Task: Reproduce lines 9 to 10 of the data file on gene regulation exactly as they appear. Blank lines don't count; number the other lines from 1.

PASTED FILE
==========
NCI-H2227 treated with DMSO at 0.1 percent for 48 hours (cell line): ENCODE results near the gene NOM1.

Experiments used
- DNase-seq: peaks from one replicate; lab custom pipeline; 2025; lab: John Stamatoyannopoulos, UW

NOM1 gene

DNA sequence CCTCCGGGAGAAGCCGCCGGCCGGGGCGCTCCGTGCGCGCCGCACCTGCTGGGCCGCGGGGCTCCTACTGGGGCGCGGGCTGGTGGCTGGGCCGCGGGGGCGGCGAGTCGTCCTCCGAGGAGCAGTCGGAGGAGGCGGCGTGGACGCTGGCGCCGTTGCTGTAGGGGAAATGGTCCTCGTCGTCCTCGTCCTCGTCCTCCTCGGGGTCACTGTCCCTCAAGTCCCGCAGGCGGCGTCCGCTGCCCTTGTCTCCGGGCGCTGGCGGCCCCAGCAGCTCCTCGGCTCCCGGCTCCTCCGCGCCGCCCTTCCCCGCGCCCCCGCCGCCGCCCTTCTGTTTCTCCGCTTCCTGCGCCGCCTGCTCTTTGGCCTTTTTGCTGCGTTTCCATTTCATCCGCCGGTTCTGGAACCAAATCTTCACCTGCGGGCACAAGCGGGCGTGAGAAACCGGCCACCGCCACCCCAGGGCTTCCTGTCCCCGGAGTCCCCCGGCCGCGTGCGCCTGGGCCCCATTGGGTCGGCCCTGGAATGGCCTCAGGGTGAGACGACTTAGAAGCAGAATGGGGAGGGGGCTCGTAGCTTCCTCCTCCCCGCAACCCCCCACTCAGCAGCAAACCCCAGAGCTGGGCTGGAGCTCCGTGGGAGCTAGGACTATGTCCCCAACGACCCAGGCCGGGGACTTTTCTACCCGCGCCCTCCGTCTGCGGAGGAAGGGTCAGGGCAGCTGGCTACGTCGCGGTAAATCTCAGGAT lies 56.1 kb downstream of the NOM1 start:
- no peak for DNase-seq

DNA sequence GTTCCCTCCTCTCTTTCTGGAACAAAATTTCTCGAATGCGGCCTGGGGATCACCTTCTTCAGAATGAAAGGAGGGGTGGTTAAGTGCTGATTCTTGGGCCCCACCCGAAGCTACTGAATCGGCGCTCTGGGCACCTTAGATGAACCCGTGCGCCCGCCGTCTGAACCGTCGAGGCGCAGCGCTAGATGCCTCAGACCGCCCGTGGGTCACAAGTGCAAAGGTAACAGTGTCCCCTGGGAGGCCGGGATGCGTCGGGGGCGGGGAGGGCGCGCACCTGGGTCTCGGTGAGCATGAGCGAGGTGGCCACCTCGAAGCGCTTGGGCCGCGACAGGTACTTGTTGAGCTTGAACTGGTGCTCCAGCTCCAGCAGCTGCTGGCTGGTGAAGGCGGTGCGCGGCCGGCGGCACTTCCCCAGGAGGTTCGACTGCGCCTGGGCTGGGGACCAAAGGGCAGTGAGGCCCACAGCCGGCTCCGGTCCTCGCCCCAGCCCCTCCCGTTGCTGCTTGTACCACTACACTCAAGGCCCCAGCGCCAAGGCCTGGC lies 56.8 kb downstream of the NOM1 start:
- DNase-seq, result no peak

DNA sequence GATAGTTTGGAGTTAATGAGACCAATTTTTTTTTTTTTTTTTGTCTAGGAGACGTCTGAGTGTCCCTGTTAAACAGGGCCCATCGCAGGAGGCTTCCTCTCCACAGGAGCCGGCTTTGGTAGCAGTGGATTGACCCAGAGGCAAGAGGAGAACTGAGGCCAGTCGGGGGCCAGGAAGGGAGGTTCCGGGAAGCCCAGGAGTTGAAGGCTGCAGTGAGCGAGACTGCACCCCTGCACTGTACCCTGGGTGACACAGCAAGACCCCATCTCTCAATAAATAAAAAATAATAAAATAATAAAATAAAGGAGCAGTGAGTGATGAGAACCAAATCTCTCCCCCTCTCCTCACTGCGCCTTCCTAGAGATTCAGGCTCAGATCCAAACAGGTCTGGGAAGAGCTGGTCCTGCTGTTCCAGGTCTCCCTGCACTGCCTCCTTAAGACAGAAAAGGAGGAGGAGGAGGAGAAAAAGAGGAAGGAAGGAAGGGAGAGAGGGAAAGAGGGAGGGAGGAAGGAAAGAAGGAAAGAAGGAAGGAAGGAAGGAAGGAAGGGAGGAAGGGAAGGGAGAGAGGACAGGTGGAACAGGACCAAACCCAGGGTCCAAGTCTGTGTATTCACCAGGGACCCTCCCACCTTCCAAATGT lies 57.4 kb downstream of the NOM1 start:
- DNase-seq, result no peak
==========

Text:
DNA sequence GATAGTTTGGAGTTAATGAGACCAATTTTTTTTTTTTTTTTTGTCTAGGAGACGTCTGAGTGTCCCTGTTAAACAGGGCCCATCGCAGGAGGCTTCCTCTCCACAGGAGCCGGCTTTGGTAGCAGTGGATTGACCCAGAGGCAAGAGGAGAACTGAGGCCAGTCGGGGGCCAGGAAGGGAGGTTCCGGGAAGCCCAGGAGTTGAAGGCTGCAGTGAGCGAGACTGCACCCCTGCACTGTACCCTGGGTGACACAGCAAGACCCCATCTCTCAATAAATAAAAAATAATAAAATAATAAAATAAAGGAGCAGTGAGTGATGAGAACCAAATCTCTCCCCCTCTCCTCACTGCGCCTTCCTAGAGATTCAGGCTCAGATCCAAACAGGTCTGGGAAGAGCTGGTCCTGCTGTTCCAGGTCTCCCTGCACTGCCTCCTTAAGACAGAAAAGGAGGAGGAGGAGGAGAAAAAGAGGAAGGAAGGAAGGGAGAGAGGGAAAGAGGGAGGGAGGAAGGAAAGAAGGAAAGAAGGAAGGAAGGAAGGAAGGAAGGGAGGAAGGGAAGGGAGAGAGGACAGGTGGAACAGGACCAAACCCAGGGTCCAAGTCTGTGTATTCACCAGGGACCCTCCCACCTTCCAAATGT lies 57.4 kb downstream of the NOM1 start:
- DNase-seq, result no peak